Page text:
My beloved 1976 Seiko Lordmatic

To try to understand why mechanical watches didn’t only make a comeback but are, it seems, more popular and loved than ever, I canvased the opinions of my fellow BTD writers. There were a number of shared opinions around nostalgia for classic style, an appreciation for craftsmanship or a socially acceptable form of male jewelry. As a reaction to our age, James said “Unlike digital or disposable modern items that destroy the past as they move forward, these items preserve the past as they move forward in time.” In calling the popularity of mechanical watches “a postmodern Luddite rebellion against the instantaneous digital world we live in,” David pointed out the connection to an understanding of machinery that watches represent: “Most people can understand how a mechanical watch or clock works. Now ask that person how an Xbox works.” And calling watches “A panacea for our increasingly digitized lives,” Allen brought it all together by postulating that “folks are sick of the wasteful excesses of Late Capitalism.” 

All of these reasons can apply to clothing: craftsmanship, nostalgia, quality, style, durability. And in case you think I’m picturing ol’ timey stuff, like top hats and walking sticks, what I’m really talking about is clothing that is made in small batches, by skilled artisans, of quality materials. That can be leather shoes, cotton shirts, wool trousers or chunky sweaters. The style isn’t as important as the materials, process and maker. In other words, it can be a sport jacket, a tshirt or a pair of jeans, but do you know: Who made it? What is it made of? How did they make it?

Custom jeans maker Ben Viapiana

Not only do I find the resurgence of mechanical watches encouraging because I love them myself, it gives me hope that people will rediscover the joys, satisfaction and value of investing in their clothes. Despite the similarities, however, do I think it’s really going to happen? Sadly, no, not at a large enough scale to have a positive impact on society and the environment. 

The Apple Watch & It’s Discontents

As much as mechanical watches are having a moment, the best selling watch in the world is from Apple. That’s a problem for a number of reasons. Despite Apple’s attempts to update software and keep older versions of the watch running, computers have a limited lifespan as operating systems evolve and require more memory and updates. Plus, while replacing the watch’s screen is possible, larger repairs usually cost more than getting a new watch. And while Apple has done a commendable job lessening the amount of toxic chemicals in its watch production and diverting waste from landfills, from its own reporting they are producing far more waste than ever before. Not to mention that working conditions at the factories that produce their products occasionally make headlines.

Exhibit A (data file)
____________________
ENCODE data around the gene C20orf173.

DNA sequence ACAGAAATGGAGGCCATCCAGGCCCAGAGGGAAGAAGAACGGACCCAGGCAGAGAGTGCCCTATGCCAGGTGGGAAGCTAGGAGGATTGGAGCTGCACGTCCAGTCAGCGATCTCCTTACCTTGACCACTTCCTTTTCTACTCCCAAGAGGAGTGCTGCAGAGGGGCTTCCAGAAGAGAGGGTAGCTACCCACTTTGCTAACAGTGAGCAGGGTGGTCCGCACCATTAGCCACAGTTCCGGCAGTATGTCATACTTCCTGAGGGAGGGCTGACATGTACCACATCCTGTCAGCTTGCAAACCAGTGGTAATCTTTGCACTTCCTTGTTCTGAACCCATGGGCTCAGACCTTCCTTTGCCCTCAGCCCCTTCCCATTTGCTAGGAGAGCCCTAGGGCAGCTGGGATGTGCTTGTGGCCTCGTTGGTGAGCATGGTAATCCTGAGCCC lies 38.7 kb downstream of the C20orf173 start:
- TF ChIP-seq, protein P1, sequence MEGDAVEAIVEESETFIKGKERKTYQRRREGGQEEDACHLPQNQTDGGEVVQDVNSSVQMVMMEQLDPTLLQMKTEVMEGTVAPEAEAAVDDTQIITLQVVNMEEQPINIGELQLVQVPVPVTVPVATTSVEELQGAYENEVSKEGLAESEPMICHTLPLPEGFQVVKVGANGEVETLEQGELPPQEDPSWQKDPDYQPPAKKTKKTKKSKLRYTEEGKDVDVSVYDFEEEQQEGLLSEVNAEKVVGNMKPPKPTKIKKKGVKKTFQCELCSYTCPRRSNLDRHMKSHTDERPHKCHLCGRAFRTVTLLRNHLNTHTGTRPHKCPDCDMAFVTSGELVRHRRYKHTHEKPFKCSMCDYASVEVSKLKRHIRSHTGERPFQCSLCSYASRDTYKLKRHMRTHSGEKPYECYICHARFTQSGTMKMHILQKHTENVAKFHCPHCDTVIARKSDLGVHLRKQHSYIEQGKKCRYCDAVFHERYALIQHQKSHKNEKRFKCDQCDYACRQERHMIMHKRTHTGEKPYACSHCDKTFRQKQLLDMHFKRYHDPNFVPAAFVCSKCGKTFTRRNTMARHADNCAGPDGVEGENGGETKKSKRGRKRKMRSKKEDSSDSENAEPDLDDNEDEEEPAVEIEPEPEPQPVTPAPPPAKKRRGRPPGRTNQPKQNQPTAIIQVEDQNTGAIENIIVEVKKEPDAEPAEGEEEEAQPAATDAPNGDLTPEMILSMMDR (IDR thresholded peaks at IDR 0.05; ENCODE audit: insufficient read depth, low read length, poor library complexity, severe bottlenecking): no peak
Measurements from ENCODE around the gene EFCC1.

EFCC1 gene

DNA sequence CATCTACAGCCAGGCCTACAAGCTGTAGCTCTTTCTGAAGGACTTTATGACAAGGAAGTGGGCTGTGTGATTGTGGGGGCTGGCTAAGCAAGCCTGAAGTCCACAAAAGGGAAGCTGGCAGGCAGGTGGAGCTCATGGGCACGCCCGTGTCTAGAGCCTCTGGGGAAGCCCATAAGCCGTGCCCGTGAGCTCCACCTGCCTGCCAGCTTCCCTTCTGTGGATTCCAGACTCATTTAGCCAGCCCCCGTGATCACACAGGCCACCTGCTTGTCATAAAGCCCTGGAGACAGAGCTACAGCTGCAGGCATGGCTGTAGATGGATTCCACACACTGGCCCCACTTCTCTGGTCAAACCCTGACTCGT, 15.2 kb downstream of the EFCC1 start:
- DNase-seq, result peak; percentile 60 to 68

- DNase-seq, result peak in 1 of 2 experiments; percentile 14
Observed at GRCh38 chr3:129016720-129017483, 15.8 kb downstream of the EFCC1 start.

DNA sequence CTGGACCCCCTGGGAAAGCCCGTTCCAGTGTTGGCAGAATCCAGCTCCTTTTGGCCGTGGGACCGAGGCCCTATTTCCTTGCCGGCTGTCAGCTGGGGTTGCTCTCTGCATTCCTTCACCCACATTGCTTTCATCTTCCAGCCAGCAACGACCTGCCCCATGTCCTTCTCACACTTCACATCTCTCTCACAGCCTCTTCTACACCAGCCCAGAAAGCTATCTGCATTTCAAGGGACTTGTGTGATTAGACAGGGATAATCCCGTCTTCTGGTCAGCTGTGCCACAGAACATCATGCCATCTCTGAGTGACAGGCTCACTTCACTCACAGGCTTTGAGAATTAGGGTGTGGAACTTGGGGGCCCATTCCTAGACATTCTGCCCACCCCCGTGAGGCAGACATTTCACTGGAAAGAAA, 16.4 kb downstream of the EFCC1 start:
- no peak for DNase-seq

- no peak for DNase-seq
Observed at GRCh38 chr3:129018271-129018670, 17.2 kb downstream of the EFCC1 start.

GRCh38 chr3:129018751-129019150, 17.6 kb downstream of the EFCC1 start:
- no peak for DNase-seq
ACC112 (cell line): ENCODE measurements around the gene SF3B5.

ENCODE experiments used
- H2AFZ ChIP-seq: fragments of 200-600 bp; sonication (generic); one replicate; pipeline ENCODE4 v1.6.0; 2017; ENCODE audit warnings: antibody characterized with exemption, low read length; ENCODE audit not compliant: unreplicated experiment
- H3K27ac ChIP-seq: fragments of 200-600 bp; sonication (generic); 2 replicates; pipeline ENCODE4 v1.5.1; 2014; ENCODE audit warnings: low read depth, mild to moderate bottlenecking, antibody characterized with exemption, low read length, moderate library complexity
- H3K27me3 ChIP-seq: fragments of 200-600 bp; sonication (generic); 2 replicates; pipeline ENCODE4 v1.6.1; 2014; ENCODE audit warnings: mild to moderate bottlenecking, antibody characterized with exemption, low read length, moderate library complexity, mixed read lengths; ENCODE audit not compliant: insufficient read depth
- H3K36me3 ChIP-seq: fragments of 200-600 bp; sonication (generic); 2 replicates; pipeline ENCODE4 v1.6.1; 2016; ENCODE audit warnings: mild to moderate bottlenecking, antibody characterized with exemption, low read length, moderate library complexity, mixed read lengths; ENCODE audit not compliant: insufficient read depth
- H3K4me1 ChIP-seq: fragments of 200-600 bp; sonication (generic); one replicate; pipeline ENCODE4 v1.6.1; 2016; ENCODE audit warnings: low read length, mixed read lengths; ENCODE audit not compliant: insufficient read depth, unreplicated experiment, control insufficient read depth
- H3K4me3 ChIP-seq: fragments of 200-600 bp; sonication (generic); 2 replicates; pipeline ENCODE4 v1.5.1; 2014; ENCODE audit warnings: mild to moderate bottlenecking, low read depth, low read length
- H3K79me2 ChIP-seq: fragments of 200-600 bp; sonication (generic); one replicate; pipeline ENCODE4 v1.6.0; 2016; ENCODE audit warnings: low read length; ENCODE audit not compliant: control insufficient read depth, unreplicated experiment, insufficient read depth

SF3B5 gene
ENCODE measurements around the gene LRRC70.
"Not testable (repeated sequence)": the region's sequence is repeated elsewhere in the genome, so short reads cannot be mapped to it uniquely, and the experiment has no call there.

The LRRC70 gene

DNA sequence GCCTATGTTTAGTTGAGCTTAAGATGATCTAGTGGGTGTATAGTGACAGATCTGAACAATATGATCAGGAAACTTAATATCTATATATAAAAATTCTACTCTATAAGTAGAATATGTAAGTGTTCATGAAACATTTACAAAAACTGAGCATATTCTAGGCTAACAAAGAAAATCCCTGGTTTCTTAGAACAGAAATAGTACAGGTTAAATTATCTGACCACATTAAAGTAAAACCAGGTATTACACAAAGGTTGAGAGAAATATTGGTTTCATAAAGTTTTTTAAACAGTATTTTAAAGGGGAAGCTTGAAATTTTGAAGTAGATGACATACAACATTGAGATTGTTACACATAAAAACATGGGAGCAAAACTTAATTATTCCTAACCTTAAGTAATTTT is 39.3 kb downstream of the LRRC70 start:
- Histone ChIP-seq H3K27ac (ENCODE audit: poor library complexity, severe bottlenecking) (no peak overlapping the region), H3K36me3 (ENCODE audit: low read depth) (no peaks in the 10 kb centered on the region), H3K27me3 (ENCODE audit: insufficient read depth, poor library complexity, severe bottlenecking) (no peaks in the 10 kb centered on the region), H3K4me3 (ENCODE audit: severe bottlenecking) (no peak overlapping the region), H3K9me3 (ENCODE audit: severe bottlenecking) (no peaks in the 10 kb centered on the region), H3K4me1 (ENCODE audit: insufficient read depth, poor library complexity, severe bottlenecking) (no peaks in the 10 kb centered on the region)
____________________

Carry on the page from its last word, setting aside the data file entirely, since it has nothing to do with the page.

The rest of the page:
As with many things, including mechanical watches and cotton clothing, negative impacts cannot be avoided. However, the fewer that are purchased and the longer the item is used, this impact is offset. Apple Watches do not pass this test. As much as I would like to believe Allen’s view about society’s feelings around Late Capitalism, I fear not enough people are sick enough of it all to pay more for quality, have less convenience and most importantly, stop buying so much stuff. 

A shift in the right direction, yes, I do honestly foresee that happening. Anecdotally, I’m seeing lots of talk about quality over quantity, that this pause has given some people time to reflect on their buying habits. That during this time, when they couldn’t easily go out an buy whatever they wanted, they had to rely on what they already had. And that put into clear focus what was well made and would last, and what wouldn’t. On a broader level, there is some reason for optimism, as more and more governments around the world are using this moment to transition faster away from fossil fuels, focusing on finally dealing with climate change in an effective way. 

And there is the chance that, sadly, like the Great Depression, a general drop in wealth will force us to focus on quality over quantity, like folks did in the 1930s. Along with that might come a reassessment of how wealth is so unevenly distributed in our society, causing the kinds of inequalities we are seeing today. 

If, however, the shift is not so widespread then, if mechanical watches are any bellwether, it will be too niche and too narrow to have a big enough impact to change mainstream attitudes and habits. I, however, will continue to wind my watches and wear well-made clothes.